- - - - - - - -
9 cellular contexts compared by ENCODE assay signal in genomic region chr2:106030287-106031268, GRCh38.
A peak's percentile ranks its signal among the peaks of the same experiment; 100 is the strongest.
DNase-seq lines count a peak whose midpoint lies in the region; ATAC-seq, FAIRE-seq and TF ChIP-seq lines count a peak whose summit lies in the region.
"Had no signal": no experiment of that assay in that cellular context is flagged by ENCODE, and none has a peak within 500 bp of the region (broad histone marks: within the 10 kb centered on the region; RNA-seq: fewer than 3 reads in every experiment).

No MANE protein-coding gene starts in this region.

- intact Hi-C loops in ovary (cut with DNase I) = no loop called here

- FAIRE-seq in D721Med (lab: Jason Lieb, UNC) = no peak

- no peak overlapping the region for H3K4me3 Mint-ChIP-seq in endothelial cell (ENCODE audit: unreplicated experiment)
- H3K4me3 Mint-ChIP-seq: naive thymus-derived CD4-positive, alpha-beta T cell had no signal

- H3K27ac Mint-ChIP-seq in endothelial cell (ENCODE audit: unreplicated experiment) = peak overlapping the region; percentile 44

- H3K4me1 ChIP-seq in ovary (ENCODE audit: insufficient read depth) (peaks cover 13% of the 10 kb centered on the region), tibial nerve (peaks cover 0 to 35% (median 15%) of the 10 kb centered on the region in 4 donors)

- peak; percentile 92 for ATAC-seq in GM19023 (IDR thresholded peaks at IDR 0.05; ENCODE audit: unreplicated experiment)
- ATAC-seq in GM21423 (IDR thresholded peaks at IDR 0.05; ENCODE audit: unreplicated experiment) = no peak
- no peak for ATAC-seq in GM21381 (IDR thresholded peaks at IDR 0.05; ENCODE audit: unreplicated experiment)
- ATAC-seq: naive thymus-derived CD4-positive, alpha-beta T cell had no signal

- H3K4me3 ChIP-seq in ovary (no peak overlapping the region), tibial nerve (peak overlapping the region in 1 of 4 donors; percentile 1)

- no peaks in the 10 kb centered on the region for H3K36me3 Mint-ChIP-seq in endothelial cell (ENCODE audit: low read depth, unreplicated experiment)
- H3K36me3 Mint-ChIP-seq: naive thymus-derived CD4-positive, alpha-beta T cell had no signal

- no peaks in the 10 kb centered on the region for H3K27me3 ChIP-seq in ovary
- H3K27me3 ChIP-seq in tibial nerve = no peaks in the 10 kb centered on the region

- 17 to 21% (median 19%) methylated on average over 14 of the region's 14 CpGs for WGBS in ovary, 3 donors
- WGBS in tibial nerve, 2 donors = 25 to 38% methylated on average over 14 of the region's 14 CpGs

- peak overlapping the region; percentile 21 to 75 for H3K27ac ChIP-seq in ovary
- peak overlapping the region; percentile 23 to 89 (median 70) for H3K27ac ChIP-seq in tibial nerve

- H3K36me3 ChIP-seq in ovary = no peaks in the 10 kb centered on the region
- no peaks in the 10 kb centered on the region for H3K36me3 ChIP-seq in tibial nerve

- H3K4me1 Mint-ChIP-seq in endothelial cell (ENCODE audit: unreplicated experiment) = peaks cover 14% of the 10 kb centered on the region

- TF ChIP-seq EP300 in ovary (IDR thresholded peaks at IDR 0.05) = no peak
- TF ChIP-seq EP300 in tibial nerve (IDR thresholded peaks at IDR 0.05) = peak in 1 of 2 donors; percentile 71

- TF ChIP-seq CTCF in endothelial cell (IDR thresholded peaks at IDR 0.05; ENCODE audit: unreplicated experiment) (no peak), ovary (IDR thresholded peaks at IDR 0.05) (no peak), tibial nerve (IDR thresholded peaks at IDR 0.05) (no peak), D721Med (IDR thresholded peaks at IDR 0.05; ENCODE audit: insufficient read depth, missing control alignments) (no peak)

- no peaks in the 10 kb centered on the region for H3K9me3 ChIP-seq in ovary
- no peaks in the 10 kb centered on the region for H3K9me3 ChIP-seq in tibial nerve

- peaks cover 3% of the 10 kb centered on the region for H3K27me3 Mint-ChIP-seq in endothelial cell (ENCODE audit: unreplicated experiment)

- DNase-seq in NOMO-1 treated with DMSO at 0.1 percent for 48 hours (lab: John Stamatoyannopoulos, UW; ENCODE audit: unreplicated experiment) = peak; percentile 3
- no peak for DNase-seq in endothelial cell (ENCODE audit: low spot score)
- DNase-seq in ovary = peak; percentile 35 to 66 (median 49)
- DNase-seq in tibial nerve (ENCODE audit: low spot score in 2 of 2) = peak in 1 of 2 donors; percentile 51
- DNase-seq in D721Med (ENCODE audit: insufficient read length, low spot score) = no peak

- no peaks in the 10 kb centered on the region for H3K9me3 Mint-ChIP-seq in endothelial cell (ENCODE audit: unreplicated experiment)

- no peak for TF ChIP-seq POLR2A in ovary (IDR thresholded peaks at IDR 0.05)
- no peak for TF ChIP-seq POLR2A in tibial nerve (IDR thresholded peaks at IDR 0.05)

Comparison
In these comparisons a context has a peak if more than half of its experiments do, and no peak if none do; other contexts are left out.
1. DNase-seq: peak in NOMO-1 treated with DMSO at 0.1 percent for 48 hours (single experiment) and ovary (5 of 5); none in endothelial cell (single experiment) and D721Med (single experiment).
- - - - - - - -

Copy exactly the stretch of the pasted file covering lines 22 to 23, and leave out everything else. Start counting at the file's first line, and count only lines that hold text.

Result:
- WGBS in tibial nerve, 2 donors = 25 to 38% methylated on average over 14 of the region's 14 CpGs

- peak overlapping the region; percentile 21 to 75 for H3K27ac ChIP-seq in ovary